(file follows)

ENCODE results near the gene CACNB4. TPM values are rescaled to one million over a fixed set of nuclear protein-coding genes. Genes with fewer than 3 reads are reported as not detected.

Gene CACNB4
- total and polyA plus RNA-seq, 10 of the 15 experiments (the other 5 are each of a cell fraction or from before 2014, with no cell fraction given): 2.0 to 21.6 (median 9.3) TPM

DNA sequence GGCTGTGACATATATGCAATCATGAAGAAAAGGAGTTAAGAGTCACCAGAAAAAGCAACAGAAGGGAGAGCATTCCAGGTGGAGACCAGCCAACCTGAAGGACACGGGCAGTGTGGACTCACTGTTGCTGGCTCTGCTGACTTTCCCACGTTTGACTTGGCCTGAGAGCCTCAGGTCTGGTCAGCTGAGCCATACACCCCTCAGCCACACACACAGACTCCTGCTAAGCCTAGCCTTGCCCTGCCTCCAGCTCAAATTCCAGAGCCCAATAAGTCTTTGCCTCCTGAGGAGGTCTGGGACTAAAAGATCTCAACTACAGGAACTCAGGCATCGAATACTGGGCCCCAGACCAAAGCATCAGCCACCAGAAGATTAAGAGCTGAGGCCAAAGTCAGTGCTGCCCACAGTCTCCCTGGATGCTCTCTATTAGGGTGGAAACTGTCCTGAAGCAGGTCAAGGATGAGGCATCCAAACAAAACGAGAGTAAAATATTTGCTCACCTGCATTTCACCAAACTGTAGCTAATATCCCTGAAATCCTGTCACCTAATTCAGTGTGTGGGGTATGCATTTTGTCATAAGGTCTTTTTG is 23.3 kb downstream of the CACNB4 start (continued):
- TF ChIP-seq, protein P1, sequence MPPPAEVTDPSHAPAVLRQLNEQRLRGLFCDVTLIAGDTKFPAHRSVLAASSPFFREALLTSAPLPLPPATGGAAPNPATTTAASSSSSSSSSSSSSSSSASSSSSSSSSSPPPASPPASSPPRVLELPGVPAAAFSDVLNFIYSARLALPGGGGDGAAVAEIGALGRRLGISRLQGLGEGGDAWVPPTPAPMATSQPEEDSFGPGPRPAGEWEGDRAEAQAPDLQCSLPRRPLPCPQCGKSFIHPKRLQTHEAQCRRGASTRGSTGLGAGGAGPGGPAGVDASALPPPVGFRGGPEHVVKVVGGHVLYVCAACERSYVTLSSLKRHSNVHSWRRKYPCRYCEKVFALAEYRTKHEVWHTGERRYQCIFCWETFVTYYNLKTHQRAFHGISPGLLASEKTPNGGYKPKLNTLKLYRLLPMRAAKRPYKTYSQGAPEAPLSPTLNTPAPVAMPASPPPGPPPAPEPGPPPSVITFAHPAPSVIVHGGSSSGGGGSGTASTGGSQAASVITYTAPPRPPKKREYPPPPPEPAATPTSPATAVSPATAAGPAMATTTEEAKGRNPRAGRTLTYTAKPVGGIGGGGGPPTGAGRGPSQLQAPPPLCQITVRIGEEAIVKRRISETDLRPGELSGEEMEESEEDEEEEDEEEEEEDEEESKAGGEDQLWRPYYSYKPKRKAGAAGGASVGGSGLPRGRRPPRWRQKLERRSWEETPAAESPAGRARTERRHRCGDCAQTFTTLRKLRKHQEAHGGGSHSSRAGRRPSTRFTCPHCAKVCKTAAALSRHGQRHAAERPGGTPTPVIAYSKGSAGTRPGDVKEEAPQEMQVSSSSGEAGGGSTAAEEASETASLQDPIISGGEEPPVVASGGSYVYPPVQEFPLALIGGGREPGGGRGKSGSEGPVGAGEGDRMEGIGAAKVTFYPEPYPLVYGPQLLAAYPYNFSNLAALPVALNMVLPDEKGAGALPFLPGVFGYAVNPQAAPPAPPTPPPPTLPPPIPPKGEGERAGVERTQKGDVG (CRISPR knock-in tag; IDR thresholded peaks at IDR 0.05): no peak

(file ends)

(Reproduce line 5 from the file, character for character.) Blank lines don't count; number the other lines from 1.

- TF ChIP-seq, protein P1, sequence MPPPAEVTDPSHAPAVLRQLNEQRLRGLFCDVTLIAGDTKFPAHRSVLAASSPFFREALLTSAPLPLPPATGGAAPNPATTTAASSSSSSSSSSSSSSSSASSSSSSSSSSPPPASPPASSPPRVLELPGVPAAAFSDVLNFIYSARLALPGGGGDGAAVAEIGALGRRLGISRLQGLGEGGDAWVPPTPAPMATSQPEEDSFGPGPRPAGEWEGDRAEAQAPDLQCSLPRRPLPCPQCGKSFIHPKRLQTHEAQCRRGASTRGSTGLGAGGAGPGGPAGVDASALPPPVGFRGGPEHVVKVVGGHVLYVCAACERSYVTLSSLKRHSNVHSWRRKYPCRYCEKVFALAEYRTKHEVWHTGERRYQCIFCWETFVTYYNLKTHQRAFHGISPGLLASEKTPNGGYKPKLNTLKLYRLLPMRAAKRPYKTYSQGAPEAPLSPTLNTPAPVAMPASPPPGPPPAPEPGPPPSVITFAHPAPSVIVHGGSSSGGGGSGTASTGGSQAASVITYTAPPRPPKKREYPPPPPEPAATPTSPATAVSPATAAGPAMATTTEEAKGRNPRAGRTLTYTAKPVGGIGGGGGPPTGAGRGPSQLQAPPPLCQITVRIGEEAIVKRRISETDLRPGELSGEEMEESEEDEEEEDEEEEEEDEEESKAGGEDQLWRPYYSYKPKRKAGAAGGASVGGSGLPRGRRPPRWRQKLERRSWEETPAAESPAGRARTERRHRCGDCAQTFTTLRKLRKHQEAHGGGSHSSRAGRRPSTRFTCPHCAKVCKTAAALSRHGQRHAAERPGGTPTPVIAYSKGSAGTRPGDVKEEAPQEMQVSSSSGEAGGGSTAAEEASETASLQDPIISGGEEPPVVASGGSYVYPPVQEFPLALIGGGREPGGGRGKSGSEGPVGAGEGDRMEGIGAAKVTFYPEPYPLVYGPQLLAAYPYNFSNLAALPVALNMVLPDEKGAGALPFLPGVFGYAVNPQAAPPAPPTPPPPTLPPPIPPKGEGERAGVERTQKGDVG (CRISPR knock-in tag; IDR thresholded peaks at IDR 0.05): no peak